The number of Americans who live in a household with at least one gun is lower than it has ever been, according to a major American trend survey that finds the decline in gun ownership is paralleled by a reduction in the number of Americans who hunt. According to the latest General Social Survey, 32% of Americans either own a firearm themselves or live with someone who does, which ties a record low set in 2010. That marks a significant decline since the late 1970s and early 1980s, when about half of Americans told researchers there was a gun in their household. In 1977, 32% said they lived in a household with at least one hunter, but less than half that number say so now.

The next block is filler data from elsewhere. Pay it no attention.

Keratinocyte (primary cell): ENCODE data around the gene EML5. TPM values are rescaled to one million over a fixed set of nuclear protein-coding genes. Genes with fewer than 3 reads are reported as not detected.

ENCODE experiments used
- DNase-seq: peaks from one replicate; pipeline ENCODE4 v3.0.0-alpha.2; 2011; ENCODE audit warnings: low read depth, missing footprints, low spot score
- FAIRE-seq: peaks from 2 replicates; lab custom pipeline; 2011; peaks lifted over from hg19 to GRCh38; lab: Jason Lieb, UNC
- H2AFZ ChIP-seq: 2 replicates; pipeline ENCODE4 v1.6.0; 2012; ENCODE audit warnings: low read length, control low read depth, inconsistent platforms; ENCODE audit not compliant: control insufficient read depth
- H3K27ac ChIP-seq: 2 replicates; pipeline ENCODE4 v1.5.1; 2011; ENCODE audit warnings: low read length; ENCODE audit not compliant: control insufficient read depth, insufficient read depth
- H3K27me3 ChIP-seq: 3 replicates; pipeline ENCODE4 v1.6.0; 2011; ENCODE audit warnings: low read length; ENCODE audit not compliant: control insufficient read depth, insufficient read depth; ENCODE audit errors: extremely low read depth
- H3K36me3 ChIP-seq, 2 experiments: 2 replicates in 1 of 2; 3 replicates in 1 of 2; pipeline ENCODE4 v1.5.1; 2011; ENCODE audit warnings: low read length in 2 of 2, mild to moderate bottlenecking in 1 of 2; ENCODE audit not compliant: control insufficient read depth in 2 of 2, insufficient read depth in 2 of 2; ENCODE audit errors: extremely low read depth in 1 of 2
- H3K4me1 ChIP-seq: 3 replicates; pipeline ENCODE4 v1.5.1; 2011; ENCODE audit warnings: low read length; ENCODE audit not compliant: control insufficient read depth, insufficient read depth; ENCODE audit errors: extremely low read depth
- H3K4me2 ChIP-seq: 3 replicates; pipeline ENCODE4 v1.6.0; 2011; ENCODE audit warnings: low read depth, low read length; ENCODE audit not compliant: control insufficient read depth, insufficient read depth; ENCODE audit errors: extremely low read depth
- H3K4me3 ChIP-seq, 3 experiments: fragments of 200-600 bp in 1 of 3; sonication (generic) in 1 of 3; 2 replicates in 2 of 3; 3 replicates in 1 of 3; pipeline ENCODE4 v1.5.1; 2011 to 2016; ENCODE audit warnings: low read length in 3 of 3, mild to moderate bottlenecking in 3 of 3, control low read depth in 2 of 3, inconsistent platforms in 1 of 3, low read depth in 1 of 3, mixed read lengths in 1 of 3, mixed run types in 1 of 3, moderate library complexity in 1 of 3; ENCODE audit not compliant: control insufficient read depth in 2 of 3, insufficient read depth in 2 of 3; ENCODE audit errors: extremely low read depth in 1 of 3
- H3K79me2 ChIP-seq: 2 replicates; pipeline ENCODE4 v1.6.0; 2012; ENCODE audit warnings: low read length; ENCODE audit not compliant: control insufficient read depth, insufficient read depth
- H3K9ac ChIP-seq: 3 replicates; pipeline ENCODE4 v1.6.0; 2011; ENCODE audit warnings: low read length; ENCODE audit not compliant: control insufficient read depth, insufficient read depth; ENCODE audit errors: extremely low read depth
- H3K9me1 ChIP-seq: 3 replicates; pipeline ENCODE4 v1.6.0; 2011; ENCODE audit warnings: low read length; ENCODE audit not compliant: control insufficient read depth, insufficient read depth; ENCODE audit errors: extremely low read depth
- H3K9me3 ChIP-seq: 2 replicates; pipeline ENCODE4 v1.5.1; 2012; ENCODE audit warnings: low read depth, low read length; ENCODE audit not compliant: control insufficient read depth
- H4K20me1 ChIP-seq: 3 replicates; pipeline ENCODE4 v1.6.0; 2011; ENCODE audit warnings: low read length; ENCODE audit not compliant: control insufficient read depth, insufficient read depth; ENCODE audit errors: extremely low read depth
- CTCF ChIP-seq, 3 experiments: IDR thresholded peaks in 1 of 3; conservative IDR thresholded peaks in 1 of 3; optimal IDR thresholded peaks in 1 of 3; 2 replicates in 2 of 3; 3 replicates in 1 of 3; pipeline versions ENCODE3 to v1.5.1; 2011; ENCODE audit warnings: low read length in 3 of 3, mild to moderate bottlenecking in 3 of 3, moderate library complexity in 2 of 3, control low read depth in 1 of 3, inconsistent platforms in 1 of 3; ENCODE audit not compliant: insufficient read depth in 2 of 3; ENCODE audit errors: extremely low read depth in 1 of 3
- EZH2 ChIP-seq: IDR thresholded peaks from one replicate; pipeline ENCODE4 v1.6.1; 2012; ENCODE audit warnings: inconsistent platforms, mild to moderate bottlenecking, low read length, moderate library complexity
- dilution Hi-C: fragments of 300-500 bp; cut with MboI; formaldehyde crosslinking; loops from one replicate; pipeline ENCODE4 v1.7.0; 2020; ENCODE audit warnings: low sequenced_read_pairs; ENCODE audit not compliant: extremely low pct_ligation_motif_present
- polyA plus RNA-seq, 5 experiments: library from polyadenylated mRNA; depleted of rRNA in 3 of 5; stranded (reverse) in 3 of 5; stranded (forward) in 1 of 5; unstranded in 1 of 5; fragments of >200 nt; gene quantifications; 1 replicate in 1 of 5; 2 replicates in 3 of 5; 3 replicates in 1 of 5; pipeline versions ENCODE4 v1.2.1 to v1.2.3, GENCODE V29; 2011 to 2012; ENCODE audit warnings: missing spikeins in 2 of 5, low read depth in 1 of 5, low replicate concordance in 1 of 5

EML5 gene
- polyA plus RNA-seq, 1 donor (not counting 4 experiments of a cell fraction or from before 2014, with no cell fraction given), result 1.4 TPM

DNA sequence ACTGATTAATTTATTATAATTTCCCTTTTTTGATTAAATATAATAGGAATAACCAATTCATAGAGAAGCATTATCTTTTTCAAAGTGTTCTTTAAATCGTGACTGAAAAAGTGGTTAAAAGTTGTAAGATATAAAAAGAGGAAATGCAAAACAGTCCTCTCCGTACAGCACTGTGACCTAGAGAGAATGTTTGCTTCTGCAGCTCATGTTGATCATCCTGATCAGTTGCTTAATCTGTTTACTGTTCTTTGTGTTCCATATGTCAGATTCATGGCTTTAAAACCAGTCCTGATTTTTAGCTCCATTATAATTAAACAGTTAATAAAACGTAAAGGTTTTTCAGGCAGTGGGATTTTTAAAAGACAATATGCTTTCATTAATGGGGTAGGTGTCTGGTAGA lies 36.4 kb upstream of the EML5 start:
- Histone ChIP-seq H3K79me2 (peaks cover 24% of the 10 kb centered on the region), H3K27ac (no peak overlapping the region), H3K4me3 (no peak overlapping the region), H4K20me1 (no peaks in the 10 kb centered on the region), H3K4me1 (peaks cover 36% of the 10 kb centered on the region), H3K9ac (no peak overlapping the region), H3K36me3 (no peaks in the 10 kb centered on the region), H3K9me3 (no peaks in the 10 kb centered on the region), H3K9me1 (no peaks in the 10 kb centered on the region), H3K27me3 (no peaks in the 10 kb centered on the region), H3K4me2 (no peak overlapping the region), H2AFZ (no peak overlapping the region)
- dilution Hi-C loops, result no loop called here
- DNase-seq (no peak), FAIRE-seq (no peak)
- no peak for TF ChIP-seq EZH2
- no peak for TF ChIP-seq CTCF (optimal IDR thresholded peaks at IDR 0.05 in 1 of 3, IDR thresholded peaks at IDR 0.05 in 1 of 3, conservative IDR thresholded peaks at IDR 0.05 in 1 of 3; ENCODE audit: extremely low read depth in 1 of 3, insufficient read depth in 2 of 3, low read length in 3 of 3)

Data from the FBI's National Instant Criminal Background Check System suggest the total number of firearms being purchased is going up. But those are concentrated in fewer hands than they were in the 1980s, the General Social Survey finds. The poll found that 22% of Americans own a firearm, down from a high of 31% who said so in 1985. The survey also finds a shrinking gender gap in personal firearm ownership, but a growing age gap, with 14% of adults under age 35 and 31% of those over age 65 saying they personally own a gun. In 1980, younger adults were only slightly less likely than older ones to report that they owned a gun.